This is going to be a very long post and quite dark. I’m sorry, but I’ve always liked to say what’s on my mind and because it’s my blog, I’ll rightfully just do so.
Two and a half years ago, I came to Manchester with lots of energy, big hopes and very positive. In a short while, I’ll leave this place mentally broken and exhausted, anxious and quite negative. This is how a working place and surroundings can change you in such a short while…
Before you jump to any early, wrong conclusions, you must know that I love my job, I love what I am doing. I’ve been doing it for more than 10 years and will continue to do it, but working with children in one of the many academies of Manchester Academy Trust, broke me to pieces.
It all started when the management changed and a young less experienced assistant head, became head teacher. He has all the qualities to be a great leader, but it was a bit to soon to get this role. And in less than a year everything went downhill.
This primary academy is situated in one of the most dangerous and deprived areas in the UK , where hundreds of crimes are reported every month, therefore the behaviour of the students is expected to be a bit challenging. Truth to be told, I didn’t know what I was getting myself into when I accepted the job. This place changed me and I don’t know yet if for the better or worse.
Having the word communication in its name should be something to be proud of, but that is what is lacking there. Communication between SLT and staff members, teachers and TA’s, thus everything becomes a blurry incomprehensive mess.
When I started in 2017, the first year was a bit challenging, but I loved it. The children were great, my colleague was fun and the atmosphere in the class was always good. Behaviour was good, we only had one or two minor incidents during the year. But that didn’t last long.
Before I move on in this story, please do listen to me and never choose to work in Year 2. It is a nightmares, with stress from SAT’s, annoyed children for having less playtime and angry parents. It is by far the hardest, of the primary years. And here I was, three years in a row, in year 2.
The problems started in 2018, when the new Assistant Head Teacher decided to introduce a new system, untested before (this turned up to be like a game of Poker, where we have a shitty hand, but still bluff). The system based on “nurture” sounds good, brilliant even in theory, but if you don’t apply in the right ways and miss the whole concept, things turn ugly. And that’s how they did.
You must know that up until the age of 7 children usually copy behaviour. That is how they form their personality. After this age, they copy to be more interesting or get attention. Therefore a bad behaviour gets the attention much needed and it created a domino effect. To stop that from happening, you have to have many strategies into place and none should include restraining children. But more about that in a short time.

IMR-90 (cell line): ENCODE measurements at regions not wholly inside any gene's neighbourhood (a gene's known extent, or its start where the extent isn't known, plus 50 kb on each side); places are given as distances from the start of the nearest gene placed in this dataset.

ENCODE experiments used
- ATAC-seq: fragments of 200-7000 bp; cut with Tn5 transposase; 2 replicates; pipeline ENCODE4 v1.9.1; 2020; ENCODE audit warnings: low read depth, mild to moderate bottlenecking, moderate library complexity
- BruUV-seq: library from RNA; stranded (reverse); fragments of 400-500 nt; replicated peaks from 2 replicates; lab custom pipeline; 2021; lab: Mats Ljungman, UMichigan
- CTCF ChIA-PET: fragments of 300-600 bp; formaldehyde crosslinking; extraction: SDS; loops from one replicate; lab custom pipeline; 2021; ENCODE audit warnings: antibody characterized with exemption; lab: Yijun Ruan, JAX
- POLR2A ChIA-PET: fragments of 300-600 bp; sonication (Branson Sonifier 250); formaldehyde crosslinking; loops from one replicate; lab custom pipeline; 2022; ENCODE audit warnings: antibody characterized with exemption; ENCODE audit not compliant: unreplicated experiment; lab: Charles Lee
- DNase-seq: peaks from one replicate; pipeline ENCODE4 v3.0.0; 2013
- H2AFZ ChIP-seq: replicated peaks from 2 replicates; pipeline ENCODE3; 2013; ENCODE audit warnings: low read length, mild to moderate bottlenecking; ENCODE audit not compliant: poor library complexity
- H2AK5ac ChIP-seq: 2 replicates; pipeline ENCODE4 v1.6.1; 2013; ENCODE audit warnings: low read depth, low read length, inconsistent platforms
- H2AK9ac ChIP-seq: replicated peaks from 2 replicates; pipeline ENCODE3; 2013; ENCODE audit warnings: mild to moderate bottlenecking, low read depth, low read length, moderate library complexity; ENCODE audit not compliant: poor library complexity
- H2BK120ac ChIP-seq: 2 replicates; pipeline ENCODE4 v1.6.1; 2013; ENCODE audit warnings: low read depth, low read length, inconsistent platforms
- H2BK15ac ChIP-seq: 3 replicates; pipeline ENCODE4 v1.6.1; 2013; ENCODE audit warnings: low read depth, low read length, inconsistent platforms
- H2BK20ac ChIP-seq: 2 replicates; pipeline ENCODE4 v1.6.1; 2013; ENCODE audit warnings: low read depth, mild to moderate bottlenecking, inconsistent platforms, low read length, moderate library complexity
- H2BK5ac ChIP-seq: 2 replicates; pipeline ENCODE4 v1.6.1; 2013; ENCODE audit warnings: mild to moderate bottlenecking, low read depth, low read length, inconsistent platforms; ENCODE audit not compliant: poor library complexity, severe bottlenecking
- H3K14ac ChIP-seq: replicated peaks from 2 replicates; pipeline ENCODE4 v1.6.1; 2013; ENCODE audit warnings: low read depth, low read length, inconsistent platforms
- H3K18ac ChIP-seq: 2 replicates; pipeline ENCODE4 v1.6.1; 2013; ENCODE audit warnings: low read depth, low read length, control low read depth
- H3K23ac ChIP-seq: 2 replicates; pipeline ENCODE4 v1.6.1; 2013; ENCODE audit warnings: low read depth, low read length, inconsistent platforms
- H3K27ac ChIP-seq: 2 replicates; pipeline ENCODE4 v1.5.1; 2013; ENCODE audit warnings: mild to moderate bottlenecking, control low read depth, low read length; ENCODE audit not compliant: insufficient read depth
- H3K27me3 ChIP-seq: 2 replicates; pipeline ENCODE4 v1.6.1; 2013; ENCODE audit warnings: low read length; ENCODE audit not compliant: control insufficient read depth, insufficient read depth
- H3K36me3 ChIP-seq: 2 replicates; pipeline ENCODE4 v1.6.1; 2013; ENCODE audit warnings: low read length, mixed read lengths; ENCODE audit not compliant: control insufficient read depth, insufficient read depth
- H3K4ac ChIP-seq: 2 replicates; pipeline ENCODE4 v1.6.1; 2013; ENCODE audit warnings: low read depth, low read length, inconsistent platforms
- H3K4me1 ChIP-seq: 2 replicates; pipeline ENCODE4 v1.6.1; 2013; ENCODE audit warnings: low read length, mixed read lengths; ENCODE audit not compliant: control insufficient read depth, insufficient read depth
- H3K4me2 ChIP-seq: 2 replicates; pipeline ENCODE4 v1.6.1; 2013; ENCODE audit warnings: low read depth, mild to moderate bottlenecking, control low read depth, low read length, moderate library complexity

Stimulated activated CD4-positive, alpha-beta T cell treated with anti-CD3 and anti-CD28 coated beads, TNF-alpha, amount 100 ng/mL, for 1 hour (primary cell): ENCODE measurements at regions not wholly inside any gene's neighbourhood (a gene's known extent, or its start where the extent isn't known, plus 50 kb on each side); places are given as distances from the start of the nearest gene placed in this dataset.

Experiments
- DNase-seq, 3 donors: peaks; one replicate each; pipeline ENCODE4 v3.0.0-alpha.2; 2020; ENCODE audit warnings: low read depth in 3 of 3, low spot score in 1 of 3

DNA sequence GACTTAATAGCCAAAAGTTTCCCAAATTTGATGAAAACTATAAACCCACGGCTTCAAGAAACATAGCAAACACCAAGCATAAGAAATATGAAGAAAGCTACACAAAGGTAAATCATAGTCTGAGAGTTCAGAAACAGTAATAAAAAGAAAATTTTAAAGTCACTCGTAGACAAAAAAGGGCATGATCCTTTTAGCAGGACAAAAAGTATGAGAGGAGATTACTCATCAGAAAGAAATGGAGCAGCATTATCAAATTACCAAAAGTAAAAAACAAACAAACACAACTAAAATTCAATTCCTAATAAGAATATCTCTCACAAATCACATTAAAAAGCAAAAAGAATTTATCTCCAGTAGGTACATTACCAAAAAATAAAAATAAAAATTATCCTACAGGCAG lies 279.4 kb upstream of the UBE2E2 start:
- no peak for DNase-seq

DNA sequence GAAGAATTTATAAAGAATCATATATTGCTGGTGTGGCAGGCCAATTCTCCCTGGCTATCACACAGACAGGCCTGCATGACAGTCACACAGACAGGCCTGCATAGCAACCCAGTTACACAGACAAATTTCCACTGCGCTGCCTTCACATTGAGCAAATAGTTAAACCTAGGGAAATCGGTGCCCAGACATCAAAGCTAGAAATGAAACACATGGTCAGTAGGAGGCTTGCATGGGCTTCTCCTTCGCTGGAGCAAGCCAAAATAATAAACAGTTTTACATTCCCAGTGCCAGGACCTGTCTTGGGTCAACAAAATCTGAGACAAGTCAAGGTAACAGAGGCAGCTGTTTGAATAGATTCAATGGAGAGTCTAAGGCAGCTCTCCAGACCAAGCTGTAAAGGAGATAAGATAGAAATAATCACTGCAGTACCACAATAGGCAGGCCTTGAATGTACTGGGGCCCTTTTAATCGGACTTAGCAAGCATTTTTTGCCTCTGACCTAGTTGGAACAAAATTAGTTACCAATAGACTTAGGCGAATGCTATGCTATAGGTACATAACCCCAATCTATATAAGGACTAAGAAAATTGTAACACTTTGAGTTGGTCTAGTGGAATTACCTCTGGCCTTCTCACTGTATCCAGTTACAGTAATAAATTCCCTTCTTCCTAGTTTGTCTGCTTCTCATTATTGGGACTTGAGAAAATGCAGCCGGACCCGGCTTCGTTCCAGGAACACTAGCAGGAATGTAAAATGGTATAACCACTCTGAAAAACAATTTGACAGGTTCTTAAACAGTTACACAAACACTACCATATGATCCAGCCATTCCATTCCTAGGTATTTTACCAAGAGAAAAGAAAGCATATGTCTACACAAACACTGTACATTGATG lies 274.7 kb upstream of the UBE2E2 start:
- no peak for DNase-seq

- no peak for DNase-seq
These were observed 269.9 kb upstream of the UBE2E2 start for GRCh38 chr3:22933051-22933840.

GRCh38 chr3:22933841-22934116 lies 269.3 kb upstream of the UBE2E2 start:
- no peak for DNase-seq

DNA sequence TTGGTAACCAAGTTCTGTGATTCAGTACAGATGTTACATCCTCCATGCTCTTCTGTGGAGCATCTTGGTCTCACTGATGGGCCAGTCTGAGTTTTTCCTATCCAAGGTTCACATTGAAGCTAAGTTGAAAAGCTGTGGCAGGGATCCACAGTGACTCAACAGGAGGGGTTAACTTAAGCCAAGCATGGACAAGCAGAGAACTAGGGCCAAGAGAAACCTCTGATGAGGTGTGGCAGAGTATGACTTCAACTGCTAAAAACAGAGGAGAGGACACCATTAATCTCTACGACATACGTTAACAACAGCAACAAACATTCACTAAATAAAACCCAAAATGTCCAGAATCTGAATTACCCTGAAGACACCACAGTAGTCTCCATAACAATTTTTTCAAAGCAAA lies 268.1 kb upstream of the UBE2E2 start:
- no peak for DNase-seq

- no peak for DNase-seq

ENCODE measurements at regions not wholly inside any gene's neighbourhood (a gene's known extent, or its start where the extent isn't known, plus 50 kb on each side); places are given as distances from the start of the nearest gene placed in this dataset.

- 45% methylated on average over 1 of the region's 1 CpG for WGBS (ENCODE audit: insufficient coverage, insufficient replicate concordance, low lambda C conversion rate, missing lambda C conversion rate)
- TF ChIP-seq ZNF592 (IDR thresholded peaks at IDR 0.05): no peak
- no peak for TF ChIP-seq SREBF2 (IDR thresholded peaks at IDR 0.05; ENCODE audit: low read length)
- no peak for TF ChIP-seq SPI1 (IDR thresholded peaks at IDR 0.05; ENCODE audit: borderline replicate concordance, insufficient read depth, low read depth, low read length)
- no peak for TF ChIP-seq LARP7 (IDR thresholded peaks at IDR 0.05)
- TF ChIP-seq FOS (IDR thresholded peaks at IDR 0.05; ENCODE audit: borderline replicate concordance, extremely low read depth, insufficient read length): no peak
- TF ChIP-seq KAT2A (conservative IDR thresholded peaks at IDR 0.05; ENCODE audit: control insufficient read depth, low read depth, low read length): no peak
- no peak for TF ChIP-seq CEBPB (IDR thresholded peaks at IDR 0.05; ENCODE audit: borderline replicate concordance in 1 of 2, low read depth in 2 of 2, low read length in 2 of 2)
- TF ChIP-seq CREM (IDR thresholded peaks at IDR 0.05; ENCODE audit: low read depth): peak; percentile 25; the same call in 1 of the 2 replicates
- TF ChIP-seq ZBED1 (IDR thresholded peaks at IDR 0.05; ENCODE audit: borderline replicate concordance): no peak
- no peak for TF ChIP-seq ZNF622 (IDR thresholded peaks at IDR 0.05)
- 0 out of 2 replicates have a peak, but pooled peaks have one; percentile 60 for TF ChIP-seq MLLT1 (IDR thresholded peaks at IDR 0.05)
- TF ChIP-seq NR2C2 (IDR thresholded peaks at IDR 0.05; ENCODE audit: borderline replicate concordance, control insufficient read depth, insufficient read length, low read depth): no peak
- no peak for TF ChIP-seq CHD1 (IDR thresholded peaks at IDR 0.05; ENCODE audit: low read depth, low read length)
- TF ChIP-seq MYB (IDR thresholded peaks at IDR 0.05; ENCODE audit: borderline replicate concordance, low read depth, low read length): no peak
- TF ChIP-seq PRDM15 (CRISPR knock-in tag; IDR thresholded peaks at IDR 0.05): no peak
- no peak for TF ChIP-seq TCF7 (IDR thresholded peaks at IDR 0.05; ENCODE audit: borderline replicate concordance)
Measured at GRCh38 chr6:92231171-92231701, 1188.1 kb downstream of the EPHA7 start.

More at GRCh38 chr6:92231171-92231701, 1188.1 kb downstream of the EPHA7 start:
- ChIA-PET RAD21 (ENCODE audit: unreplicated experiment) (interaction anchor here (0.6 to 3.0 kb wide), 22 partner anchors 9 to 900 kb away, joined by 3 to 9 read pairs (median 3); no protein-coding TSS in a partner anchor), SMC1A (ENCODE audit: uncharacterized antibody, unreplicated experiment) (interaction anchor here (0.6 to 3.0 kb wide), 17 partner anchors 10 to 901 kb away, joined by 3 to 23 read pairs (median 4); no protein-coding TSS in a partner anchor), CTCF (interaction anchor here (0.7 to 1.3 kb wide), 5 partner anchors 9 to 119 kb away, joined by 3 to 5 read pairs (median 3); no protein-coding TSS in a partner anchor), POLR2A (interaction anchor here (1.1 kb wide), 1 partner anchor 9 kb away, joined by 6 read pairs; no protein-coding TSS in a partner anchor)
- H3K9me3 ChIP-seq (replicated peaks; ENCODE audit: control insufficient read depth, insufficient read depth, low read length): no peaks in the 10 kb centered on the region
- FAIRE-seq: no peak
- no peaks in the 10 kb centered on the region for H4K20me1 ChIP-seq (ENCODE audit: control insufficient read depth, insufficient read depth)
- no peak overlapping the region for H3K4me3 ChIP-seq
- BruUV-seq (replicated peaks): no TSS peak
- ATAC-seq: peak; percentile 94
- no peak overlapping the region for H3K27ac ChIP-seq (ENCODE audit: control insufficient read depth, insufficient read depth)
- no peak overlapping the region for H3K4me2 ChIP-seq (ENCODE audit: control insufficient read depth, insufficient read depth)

2018 started with some tears, some anxious days, some few miles runned around the school after children, with a Team Teach training in how to restrain an agressive child ( why didn’t that make me think more?) And extensive hard work. 2018 was a hard year, I’ve experienced the shock of seeing my colleague being punched, by a student, in the stomach and grasping for air in the middle of the lesson, I’ve seen the looks on the other children’s eyes, their shock and terror. The only thing that got me going was my wonderful colleague, a very experienced teacher, who kept her calm through it all and managed to last until the end of the year, when she moved to another school. She could not take it anymore. The lack of support from the SLT members, the incompetence of the behaviour management team and the stress of SAT’s and moderation got on her and she had to quit.
I knew that I couldn’t last long myself, but I needed the money and was not ready to give up. My breaking point was at the begining of September, after being hit, sweared at by students and generally stressed out, I had a major nervous breakdown. I had reached my breaking point, the point of no return. I was prescribed medication and was signed off sick due to work related stress and anxiety. I knew from then on that I don’t want to go back, as it will destroy me. I am the type of person who can’t deal with conflicts and when one starts my brain goes on flight mode and I need to escape. If only things were that easy… I had to mediate all the conflicts arrised and then I had to do my break duty and back to teaching a group and try to keep the calm in class.
2018 – 2019 was an exhausting school year. I had no morning breaks and rarely I had a full lunch break. I had to deal with any behaviour issue happened on the playground and had to deal with behaviours in the classroom whilst teaching and try to help students to thrive academically. During all this time, none of the SLT members seemed to notice the struggles, nor did they care.
But when all is said and done, I’m glad I got out. The only thing that still bothers me is that my former colleagues still have to struggle with that. They the that place, but have families to feed and can’t leave that easy. At this point, I don’t even know which type of authority should be notified. There are so many things at stake that things like this should not be ignored. Several members of staff have left the school due to anxiety of the work place, members from the secondary school who came in to help, left after few weeks in shock. Who is in charge of checking behaviour in schools? Does anyone care? Or is this just a game of money and power? What about those children who witnessed violence in class? Are we thinking about their wellbeing? Or the ones who struggle with behaviour issues, what are we doing to help? Because my dear readers, this primary academy which happens to be a communication one, is not doing what they should…